Tags: CDC: | SARS | May | Become | Worse | Fall

CDC: SARS May Become Worse in Fall

Wednesday, 18 June 2003 12:00 AM

"It's too early to predict if SARS is over," said Dr. Julie Gerberding, director of the federal agency in Atlanta that monitors U.S. health problems. "There could be a greater outbreak of the disease this summer and fall."

Gerberding, addressing the annual meeting of the American Medical Association's House of Delegates, and in a news briefing later, suggested severe acute respiratory syndrome could be repeating a type of outbreak in which the disease makes a small impact when it initially appears and then erupts as a widespread pandemic the following year. She noted such a scenario occurred in the 1918-1920 influenza that killed more than 10 million people worldwide.

"This ... pattern is common to many diseases," said Dr. Leonard Morse, commissioner of public health for Worcester, Mass. "This is really a cause for great concern and is especially important to think of that illness in association with influenza season and the possibilities of the health care system having to deal with two viral illnesses at the same time."

Gerberding noted the number of SARS cases in the United States has steadily declined, but at the news briefing she declined to say the country was out of the woods as far as the pneumonia-like disease was concerned.

"We have learned lessons from SARS that we could employ in another outbreak," she said, "especially the rigorous application of isolation measures when people are diagnosed with the disease."

SARS has been identified as being from the family of coronaviruses, which causes the common cold. The first case arose in Guangdong Province in China in late 2002 and has traveled from person to person around the world. Nearly 300 cases have occurred in the United States. About one in 10 people who becomes infected with SARS dies. Isolating people with the disease until they are no longer capable of spreading the virus appears to control the outbreaks.

"We have to be very vigilant," Gerberding said, noting community physicians might find themselves on the front-line of combating a greater outbreak of the disease. "It may not be over," she said.

Morse said the threat of SARS and the yearly spike in influenza cases makes it even more important that health care policymakers stress influenza vaccinations this year for the at-risk population.

"People over 65 years of age," he told United Press International, "and people under 65 who have chronic health conditions should be vaccinated against influenza this year."

Morse, current chairman of the AMA's Council on Ethical and Judicial Affairs, said control of a SARS outbreak will depend on the local primary care physician or local clinician who is likely to see the first cases of the disease.

"All disease outbreaks are won or lost at the local, individual doctor level," he said. "Doctors and patients have to be aware that if a patient has a cough and a fever there has to be good access to health care and facile access to health care. A patient with those symptoms has to be seen today, not next week."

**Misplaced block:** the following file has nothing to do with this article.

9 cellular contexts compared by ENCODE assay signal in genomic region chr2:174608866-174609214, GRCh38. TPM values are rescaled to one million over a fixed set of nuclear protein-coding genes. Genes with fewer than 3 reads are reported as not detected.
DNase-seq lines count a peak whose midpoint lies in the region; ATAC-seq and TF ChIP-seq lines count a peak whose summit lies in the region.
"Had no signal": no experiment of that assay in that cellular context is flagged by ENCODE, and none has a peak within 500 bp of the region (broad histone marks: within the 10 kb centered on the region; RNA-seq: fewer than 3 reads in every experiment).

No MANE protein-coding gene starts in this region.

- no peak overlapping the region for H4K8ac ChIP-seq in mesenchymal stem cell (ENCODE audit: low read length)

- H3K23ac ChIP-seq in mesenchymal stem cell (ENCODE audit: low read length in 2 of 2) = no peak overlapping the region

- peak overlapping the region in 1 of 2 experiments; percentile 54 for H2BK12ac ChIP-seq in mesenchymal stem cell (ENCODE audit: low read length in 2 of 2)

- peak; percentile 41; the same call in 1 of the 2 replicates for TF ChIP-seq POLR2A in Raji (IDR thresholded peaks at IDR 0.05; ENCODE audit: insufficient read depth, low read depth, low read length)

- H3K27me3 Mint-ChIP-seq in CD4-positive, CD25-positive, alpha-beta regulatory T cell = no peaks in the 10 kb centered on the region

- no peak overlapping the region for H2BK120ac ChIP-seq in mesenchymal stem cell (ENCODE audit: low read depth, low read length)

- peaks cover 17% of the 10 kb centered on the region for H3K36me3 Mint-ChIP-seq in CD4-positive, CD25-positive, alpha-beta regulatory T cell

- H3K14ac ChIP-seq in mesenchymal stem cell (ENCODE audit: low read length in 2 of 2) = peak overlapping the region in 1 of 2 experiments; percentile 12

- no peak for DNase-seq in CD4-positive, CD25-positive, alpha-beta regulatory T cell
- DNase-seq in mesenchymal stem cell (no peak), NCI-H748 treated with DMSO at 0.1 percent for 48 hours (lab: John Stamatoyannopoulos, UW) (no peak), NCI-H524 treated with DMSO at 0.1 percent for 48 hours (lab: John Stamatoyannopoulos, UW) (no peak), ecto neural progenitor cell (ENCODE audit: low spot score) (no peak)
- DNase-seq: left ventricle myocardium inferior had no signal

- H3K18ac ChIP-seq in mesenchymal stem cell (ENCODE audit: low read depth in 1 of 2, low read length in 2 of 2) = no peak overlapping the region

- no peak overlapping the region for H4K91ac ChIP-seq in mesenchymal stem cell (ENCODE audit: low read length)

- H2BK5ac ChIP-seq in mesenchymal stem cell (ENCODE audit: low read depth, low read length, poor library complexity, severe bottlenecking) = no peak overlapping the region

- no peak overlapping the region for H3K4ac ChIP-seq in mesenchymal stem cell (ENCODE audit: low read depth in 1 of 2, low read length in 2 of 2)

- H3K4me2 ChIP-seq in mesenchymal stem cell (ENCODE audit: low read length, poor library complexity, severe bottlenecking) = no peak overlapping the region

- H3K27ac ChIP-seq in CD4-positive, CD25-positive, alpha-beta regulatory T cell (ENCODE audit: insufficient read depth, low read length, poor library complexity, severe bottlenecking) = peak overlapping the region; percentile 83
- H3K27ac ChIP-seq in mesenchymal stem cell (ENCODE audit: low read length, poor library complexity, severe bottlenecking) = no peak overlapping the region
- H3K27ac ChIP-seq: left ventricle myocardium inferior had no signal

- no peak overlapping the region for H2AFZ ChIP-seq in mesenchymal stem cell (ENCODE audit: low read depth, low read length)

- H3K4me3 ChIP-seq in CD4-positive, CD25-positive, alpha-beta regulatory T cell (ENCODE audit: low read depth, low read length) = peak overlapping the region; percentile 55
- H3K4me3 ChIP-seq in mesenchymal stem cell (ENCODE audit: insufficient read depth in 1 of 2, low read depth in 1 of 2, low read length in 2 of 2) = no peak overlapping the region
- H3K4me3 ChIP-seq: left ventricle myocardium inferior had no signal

He also said doctors must be aware these patients need to be seen promptly, X-rays have to be taken to determine lung exposure and development of adult respiratory distress syndrome, a deadly consequence of infection with SARS and other viral infections that attack the lungs.

Morse suggested cutbacks in budgets could be hindering public health officials' attempts to reach out to people and community-based doctors to give the tools and information needed to handle SARS outbreaks.

Gerberding said the message about SARS has been effective so far. Most patients with suspected SARS symptoms volunteer to their doctor they have been traveling in areas where the disease has been diagnosed.

SARS, however, is not the only new disease Gerberding must address. The West Nile virus season is approaching and wet conditions in much of the country have health officials on alert against the mosquito-borne disease. She said in states hard-hit by West Nile last year there could be a lull in infections -- again following a disease course seen before: Widespread disease followed by lessening disease because a large population has gained immunity through exposure to the virus.

Gerberding said the monkeypox outbreak, so far confined to those people and contacts with exotic pet rodents, could give CDC researchers a chance to see how long smallpox vaccinations are effective. The smallpox vaccine is thought to be protective against monkeypox, a virus similar to smallpox.

She noted the CDC was investigating whether any people who had received smallpox vaccinations 20-or-more years ago had contracted monkeypox, or whether other people in contact with the rodents did not get infections because they had residual immunization from "remote" vaccinations.

Until recent concerns about terrorist activities, smallpox vaccinations had not been given to individuals since the 1970s. Worldwide, no case of the disease has occurred in the wild since 1979.

Copyright 2003 by United Press International.

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"It's too early to predict if SARS is over," said Dr. Julie Gerberding, director of the federal agency in Atlanta that monitors U.S. health problems. "There could be a greater outbreak of the disease this summer and fall." Gerberding, addressing the annual meeting of...
Wednesday, 18 June 2003 12:00 AM
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